fed2016

Bennelong

Margin: Liberal 7.8%
Region: Northern Sydney, New South Wales

In a nutshell: Bennelong gained the distinction of being one of only two seats to have ousted a sitting Prime Minister with John Howard’s defeat in 2007, but it shortly returned to its Liberal-leaning ways.

Candidates in ballot paper order

bennelong-lnp

bennelong-alp

bennelong-grn

LYNDAL HOWISON
Labor (centre)

JOHN PETER AUGUST
Pirate Party Australia

JUSTIN ALICK
Greens (bottom)

JULIE WORSLEY
Christian Democratic Party

CHRISTOPHER GORDON
The Arts Party

JOHN ALEXANDER
Liberal (top)

MARTIN MULCARE
Independent

Held by John Howard throughout a parliamentary career that ended with his loss of the seat in 2007, the electorate of Bennelong covers the northern shore of Sydney’s Parramatta River from Gladesville west to Ermington, and extends north through Denistone and Ryde to Epping. It has not been affected by the latest redistribution. While the Ryde area has leaned to Labor in the post-war era, riverside suburbs to the south and east have helped keep the seat in Liberal hands for all but one term since its creation in 1949. John Howard came to the seat in 1974 in succession to its inaugural member, Sir John Cramer. His defeat in 2007 made him only the second serving Prime Minister to lose his seat, the first being Stanley Melbourne Bruce’s defeat in the Victorian seat of Flinders when Jim Scullin led Labor to power in 1929. However, Labor member Maxine McKew’s hold on the seat would prove to be short-lived, and the seat has been held for the Liberals since 2010 by former tennis player and commentator John Alexander.

John Howard’s defeat marked the culmination of a long-term demographic trend in the electorate over the course of his 33 years as member, with an influx of immigrants from China, Hong Kong and Korea giving it a stronger east Asian identity than any seat other than Watson. The Asian communities are most heavily concentrated around Epping, Marsfield and Eastwood, the latter being a focal point of the Korean community. In holding the line for as long as he did, Howard had become the only Liberal MP to hold a seat that ranked in the top 20 for most non-English speakers. Labor research reportedly indicated that the electorate’s Asian voters in fact leaned slightly to the Liberals, but the Anglo voters they were replacing had tended to do so by a ratio of two to one.

Talk of a Howard defeat in Bennelong first emerged from the realms of idle speculation at the 2004 election, when anti-Iraq war activists made the electorate the focus of their “Not Happy John” campaign. They were aided in this endeavour by former Office of National Assessments whistleblower Andrew Wilkie, who ran against Howard as the Greens candidate, and would eventually go on to win election in the Hobart seat of Denison as an independent in 2010. Amid an otherwise triumphant election result for Howard, the margin in his own seat was pared back from 7.8% and 4.3%, and then cut a further 0.3% by the subsequent redistribution.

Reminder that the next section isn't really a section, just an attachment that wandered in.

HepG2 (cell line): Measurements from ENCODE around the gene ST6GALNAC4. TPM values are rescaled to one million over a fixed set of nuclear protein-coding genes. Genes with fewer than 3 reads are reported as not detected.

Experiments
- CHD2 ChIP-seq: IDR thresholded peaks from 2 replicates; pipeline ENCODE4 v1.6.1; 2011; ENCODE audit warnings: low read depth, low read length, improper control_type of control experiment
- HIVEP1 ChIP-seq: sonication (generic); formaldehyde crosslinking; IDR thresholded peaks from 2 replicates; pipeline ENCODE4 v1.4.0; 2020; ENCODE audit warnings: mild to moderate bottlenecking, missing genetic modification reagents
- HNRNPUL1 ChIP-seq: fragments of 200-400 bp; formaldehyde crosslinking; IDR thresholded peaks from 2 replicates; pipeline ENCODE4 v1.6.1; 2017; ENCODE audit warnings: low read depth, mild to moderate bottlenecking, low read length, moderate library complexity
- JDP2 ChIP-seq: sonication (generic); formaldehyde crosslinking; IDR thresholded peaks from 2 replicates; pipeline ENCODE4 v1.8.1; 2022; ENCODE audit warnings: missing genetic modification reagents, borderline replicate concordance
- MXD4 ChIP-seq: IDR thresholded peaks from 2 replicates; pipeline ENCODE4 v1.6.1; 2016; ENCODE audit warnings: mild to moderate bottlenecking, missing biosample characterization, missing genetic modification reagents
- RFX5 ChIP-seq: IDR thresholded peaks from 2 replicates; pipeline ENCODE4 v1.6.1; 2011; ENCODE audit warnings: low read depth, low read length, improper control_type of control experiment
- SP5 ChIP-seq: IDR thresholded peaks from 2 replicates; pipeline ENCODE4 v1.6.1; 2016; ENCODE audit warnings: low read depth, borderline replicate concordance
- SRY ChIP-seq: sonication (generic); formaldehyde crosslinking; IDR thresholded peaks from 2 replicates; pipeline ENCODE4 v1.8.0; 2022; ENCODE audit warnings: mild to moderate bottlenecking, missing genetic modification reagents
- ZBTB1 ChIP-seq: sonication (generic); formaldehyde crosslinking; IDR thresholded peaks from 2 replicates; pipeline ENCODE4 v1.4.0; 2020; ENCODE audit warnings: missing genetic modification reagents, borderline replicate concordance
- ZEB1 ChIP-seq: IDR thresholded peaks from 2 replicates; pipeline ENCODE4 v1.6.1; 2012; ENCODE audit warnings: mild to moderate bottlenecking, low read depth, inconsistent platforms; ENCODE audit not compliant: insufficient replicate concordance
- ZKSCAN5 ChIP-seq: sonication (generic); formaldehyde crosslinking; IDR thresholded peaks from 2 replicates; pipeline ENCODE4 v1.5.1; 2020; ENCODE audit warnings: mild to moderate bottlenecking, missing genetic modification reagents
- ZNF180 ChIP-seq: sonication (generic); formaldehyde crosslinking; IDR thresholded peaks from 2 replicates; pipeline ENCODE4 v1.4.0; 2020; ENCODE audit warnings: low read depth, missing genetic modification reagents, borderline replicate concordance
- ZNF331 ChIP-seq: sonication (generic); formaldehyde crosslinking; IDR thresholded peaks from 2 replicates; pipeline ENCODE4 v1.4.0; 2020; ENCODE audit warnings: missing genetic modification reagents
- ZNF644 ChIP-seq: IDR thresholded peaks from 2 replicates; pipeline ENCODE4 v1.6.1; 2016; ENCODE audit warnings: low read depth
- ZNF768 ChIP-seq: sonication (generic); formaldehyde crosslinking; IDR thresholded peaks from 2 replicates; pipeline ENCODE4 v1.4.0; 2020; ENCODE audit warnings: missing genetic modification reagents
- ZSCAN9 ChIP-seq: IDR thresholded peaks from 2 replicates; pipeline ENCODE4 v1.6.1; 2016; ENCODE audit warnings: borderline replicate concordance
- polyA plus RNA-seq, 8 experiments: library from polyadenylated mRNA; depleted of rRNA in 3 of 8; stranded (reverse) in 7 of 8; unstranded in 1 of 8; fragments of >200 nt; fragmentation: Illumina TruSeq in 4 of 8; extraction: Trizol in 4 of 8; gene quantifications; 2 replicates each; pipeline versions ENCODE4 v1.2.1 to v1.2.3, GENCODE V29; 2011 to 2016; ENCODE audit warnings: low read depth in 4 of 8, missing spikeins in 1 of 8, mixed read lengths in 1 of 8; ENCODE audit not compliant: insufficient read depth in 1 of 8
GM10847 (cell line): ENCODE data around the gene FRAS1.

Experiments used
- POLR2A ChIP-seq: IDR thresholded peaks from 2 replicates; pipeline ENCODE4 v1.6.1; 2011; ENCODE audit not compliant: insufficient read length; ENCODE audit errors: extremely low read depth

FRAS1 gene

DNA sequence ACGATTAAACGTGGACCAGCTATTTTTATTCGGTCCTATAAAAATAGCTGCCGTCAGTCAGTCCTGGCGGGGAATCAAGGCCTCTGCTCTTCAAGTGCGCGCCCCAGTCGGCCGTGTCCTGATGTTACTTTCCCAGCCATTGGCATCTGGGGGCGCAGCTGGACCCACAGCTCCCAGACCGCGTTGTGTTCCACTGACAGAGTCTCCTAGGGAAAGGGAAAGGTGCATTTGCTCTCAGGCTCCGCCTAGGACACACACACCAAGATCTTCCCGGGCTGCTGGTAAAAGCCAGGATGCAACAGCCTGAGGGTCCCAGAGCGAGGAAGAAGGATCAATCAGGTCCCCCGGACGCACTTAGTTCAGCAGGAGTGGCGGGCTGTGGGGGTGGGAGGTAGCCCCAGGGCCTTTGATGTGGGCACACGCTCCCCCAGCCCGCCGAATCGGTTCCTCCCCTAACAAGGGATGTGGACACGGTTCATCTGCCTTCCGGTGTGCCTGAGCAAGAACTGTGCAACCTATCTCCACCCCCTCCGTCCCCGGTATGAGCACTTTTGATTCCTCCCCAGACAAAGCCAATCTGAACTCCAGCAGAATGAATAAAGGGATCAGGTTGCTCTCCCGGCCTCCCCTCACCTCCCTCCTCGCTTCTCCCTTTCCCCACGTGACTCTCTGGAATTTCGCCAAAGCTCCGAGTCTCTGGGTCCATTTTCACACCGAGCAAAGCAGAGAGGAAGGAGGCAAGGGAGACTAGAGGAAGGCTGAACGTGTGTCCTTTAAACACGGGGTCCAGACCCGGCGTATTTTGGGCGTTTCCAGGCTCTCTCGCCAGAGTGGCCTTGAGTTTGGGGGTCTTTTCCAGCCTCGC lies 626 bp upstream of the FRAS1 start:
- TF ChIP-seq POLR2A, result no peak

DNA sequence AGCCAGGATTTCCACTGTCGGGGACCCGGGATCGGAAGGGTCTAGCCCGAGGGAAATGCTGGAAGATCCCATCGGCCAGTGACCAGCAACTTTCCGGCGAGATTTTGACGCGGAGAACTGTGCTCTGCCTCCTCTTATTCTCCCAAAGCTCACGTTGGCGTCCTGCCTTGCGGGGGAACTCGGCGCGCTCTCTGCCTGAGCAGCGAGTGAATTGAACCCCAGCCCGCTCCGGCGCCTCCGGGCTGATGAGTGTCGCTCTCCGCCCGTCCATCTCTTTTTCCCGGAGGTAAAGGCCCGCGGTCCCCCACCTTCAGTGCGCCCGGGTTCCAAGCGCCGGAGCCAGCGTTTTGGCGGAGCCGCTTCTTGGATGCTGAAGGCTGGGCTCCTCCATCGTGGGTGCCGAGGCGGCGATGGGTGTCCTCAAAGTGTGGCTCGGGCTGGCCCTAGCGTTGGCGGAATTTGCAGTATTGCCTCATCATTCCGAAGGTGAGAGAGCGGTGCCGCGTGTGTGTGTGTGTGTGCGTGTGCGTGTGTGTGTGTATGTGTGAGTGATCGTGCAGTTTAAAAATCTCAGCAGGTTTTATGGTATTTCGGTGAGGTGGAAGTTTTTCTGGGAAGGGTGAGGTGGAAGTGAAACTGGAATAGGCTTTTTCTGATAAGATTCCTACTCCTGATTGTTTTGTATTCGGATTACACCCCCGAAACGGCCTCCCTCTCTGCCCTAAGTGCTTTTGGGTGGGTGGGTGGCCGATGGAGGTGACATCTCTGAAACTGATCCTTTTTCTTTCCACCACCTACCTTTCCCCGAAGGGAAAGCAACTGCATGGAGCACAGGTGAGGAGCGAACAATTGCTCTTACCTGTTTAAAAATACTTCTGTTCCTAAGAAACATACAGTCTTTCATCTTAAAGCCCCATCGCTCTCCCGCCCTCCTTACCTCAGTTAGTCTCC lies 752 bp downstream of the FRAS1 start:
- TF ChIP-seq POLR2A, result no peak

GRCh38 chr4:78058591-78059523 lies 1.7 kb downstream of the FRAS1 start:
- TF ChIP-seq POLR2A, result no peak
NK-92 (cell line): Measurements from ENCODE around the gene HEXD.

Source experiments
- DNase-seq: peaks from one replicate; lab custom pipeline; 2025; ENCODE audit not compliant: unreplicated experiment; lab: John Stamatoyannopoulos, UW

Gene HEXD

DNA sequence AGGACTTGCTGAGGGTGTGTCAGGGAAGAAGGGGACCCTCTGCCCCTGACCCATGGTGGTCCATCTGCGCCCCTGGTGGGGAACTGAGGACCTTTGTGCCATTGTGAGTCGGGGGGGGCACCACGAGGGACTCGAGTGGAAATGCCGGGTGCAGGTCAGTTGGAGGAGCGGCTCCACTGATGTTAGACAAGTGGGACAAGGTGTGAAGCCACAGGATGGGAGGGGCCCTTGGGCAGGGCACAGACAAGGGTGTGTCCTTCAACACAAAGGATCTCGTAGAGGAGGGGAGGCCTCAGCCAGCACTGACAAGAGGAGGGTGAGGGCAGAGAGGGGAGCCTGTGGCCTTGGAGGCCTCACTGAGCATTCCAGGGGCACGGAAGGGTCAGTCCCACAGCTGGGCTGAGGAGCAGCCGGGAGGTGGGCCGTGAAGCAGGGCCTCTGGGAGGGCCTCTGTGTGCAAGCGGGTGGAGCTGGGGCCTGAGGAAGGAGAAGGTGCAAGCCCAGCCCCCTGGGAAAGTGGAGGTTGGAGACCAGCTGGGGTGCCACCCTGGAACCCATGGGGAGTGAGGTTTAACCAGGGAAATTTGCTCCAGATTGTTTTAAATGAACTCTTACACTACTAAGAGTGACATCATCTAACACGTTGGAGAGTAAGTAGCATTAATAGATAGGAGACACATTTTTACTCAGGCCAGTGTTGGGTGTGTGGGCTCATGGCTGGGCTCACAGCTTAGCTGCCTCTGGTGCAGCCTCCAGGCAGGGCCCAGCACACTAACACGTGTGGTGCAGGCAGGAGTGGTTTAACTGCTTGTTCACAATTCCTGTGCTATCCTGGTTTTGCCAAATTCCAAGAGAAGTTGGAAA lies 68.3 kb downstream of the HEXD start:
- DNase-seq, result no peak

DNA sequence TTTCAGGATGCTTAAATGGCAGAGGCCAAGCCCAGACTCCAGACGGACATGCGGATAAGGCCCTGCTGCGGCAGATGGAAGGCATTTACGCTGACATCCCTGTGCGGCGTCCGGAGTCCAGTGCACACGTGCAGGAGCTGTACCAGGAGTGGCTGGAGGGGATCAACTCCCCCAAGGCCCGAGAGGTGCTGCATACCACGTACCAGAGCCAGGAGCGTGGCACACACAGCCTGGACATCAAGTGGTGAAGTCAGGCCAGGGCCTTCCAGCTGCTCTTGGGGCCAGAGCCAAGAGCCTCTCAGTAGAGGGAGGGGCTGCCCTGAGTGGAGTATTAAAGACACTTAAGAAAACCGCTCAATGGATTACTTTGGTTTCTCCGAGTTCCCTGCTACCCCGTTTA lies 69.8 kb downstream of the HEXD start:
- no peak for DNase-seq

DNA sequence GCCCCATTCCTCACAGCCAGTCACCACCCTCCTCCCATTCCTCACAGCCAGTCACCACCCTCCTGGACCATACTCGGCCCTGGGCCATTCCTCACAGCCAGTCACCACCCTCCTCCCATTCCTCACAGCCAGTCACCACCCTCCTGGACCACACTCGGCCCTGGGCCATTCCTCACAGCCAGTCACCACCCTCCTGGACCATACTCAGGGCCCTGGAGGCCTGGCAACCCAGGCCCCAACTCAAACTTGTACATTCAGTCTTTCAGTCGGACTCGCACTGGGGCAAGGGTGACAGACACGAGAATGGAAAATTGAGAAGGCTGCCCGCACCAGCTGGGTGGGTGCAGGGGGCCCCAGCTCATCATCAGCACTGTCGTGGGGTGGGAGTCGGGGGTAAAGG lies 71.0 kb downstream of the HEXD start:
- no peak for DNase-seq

The coup de grace at the 2007 election took the form of a 5.5% swing to Labor’s Maxine McKew, a veteran ABC political journalist who had first been mentioned as a potential Labor MP when party heavyweights proposed accommodating her in the safe western Sydney seat of Fowler. The bombshell announcement that she would run in Bennelong came in February 2007, a decision influenced by the calculations of McKew’s partner of 17 years, former Labor national secretary Bob Hogg. McKew was promptly promoted to parliamentary secretary in the newly elected government, and emerged throughout her term in parliament as a steadfast ally of Kevin Rudd. She developed a correspondingly frosty relationship with Julia Gillard, of whom she was highly critical in a book published in 2012.

The electoral threat posed to McKew in 2010 by Labor’s unpopularity throughout New South Wales inspired an attempt to shore her up through $2.1 billion of promised funding for a rail link between Parramatta and Epping, but the state Labor government’s failure to deliver on similar commitments in the past caused this to be received with great skepticism. McKew went on to suffer a swing of 4.5% swing, easily enough to account for 1.4% margin. Despite talk that Kevin Rudd’s popularity among Asian voters powered both the swing to Labor in 2007 and the backlash in 2010, the swings on both occasions were evenly distributed throughout the electorate, and well in line with the broader Sydney pattern. Nor was Labor availed by Rudd’s return at the 2013 election, when the seat swung 4.6% to the Liberals, compared with a statewide result of 3.2%.

The Liberal member since 2010 has been John Alexander, a former Davis Cup player and Channel Seven tennis commentator. Alexander won preselection with the support of factional moderates, and was reckoned to have been in the Malcolm Turnbull camp when he toppled Tony Abbott in September 2015. Despite this, there was talk that Alexander might fall victim to the moderates’ empire building during the round of preselections in early 2016, although nothing ended up becoming of it. Alexander’s Labor opponent is Lyndal Howison, marketing manager of JDRF Australia, which raises money for diabetes research.

intelligenceA few days before the election was called, Mark Riley of Seven News reported that polling conducted for Liberal sources on April 29 showed John Alexander leading 51.6-48.4 on two-party preferred.

Analysis by William Bowe. Read William’s blog, The Poll Bludger.

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